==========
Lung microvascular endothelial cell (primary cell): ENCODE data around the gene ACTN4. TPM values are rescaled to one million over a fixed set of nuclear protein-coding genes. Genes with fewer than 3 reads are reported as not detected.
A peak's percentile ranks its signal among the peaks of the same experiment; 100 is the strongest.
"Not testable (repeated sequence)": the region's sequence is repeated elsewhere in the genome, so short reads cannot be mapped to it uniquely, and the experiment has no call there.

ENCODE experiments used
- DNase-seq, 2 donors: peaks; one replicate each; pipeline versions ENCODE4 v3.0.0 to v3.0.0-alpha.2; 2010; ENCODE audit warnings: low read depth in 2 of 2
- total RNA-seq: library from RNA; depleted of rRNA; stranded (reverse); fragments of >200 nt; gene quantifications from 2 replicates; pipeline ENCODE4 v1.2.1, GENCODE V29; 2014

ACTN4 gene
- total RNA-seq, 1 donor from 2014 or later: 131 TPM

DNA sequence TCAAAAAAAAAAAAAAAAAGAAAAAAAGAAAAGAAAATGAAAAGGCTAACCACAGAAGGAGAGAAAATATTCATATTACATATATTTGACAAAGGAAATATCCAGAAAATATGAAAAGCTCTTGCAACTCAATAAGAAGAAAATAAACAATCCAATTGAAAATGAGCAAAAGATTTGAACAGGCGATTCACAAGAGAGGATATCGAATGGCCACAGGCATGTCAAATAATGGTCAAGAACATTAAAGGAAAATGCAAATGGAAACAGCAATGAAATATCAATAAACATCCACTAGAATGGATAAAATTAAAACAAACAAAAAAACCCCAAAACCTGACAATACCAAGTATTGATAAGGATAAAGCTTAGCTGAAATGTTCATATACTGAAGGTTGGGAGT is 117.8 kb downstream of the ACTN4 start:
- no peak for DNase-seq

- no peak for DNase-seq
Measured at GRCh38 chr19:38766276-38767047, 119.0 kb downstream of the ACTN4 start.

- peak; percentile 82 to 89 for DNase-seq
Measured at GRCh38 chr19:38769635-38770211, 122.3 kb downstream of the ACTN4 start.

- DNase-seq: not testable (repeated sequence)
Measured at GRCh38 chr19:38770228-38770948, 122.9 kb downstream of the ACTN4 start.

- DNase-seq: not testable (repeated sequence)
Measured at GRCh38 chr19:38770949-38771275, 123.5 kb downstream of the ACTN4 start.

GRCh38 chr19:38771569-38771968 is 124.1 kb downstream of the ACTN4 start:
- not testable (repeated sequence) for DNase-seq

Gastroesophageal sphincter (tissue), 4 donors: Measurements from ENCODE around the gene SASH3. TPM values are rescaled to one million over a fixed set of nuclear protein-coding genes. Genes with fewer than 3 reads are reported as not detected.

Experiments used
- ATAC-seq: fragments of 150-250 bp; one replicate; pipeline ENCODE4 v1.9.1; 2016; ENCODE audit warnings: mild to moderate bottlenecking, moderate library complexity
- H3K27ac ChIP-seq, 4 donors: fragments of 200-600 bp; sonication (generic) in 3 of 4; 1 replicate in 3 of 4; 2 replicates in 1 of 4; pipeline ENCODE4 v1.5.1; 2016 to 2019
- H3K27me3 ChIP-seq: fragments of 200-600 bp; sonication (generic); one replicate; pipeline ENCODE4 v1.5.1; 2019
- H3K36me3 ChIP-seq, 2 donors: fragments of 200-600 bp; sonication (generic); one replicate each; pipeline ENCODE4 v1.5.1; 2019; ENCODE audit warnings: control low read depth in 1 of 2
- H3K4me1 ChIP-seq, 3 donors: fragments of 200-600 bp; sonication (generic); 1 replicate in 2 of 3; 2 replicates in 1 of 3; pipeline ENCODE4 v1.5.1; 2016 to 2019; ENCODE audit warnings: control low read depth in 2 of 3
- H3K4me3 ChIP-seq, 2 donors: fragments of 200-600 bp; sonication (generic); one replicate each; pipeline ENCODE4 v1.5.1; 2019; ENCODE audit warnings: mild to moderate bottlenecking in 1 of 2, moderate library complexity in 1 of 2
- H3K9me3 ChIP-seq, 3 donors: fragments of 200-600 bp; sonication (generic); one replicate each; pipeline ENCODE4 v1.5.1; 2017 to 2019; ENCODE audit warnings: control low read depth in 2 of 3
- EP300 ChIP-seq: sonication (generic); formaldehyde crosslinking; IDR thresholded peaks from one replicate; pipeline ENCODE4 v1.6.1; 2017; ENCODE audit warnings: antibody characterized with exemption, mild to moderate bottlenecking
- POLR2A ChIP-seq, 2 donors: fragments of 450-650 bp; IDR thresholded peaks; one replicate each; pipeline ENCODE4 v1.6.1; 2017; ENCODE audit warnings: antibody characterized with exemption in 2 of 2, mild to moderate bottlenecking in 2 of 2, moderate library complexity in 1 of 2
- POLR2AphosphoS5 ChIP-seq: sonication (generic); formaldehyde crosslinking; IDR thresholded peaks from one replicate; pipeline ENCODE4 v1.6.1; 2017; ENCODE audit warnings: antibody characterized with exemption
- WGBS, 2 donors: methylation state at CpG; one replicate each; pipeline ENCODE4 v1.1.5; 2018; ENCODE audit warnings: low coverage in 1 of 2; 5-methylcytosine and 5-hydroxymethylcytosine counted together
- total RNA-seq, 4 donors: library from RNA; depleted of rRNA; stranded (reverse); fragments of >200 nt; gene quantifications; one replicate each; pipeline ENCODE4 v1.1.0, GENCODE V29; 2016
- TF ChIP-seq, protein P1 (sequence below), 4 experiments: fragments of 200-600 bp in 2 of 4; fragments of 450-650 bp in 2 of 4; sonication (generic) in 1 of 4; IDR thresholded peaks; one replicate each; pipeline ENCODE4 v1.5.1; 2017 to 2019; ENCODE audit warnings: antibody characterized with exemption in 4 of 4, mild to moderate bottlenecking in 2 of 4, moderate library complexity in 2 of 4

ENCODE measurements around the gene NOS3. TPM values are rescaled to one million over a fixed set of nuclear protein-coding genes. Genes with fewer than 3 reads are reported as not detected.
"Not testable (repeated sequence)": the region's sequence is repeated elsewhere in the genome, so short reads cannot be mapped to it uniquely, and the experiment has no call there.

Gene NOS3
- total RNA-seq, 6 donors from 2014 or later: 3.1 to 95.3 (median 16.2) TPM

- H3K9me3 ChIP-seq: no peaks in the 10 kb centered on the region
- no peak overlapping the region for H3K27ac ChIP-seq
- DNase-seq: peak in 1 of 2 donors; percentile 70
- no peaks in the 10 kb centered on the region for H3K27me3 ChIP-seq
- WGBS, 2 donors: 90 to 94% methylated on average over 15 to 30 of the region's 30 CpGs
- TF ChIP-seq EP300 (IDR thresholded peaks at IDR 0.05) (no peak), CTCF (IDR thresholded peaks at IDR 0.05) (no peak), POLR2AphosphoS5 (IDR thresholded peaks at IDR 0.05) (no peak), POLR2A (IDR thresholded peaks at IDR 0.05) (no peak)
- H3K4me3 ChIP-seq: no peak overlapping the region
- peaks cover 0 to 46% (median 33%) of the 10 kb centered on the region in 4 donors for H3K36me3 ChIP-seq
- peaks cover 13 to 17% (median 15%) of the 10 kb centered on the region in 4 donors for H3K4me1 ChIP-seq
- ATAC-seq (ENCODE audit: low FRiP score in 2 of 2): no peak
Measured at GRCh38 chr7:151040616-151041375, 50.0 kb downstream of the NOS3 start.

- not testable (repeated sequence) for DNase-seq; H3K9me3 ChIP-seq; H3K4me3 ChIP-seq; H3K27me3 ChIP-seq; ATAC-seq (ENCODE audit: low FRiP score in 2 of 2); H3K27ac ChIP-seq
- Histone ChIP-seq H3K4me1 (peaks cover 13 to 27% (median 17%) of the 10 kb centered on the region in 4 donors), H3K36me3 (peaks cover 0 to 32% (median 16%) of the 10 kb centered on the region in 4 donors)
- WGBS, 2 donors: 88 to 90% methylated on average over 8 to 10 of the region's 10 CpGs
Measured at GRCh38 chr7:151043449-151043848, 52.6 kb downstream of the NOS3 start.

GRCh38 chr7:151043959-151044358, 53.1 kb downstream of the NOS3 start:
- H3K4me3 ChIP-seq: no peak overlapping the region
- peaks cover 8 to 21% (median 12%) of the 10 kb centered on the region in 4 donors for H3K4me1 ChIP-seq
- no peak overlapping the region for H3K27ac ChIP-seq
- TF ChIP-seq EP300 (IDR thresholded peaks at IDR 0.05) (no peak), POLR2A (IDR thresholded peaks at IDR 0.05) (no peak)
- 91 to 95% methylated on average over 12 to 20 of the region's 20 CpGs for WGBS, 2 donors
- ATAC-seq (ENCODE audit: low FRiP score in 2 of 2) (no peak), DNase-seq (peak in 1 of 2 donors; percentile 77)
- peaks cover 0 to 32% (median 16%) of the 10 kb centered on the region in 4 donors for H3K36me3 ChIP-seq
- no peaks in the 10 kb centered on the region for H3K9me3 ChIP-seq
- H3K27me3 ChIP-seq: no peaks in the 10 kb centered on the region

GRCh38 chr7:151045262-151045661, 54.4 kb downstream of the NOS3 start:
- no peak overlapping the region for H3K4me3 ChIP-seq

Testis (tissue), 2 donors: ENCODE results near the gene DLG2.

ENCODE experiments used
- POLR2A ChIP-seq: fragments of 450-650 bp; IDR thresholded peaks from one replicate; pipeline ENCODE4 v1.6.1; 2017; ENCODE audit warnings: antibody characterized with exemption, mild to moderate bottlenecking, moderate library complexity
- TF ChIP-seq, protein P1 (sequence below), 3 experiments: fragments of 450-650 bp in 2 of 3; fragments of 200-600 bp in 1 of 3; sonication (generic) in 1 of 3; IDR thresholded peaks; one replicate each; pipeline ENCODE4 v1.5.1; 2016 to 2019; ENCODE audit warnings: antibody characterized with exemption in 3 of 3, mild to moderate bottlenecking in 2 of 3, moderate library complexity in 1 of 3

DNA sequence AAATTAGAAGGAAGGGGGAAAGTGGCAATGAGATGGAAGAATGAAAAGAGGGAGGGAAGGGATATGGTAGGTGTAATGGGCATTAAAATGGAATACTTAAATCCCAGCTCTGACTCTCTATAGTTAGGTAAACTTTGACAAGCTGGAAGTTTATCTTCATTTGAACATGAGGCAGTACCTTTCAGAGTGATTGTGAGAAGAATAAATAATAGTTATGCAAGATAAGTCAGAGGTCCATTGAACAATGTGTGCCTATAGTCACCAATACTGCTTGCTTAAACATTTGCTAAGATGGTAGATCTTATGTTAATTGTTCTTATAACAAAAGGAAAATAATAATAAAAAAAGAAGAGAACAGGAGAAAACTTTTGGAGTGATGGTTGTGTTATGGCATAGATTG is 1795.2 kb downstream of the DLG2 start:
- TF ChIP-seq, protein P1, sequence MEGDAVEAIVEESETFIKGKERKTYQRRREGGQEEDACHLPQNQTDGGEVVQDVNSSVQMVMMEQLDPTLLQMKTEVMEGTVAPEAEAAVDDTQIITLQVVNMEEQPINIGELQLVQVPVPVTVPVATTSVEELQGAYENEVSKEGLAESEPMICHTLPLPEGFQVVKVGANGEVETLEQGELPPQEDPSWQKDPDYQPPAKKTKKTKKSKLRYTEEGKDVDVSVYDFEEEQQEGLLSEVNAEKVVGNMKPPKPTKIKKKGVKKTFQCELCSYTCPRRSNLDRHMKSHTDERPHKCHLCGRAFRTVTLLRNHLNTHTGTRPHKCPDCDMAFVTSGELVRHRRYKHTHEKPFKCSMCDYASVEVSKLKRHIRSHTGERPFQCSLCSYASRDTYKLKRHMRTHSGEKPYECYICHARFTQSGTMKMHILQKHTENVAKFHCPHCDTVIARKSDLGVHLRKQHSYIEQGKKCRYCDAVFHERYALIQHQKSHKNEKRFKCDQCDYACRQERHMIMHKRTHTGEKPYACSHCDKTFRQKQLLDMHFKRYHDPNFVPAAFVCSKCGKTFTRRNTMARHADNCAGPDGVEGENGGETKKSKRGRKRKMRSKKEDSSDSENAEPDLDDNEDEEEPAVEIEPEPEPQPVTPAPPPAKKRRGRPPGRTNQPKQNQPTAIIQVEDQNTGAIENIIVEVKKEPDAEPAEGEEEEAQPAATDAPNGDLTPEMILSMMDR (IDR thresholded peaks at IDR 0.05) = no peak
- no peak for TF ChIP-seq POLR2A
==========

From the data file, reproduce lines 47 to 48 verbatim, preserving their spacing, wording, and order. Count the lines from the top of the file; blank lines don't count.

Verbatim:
- peaks cover 0 to 46% (median 33%) of the 10 kb centered on the region in 4 donors for H3K36me3 ChIP-seq
- peaks cover 13 to 17% (median 15%) of the 10 kb centered on the region in 4 donors for H3K4me1 ChIP-seq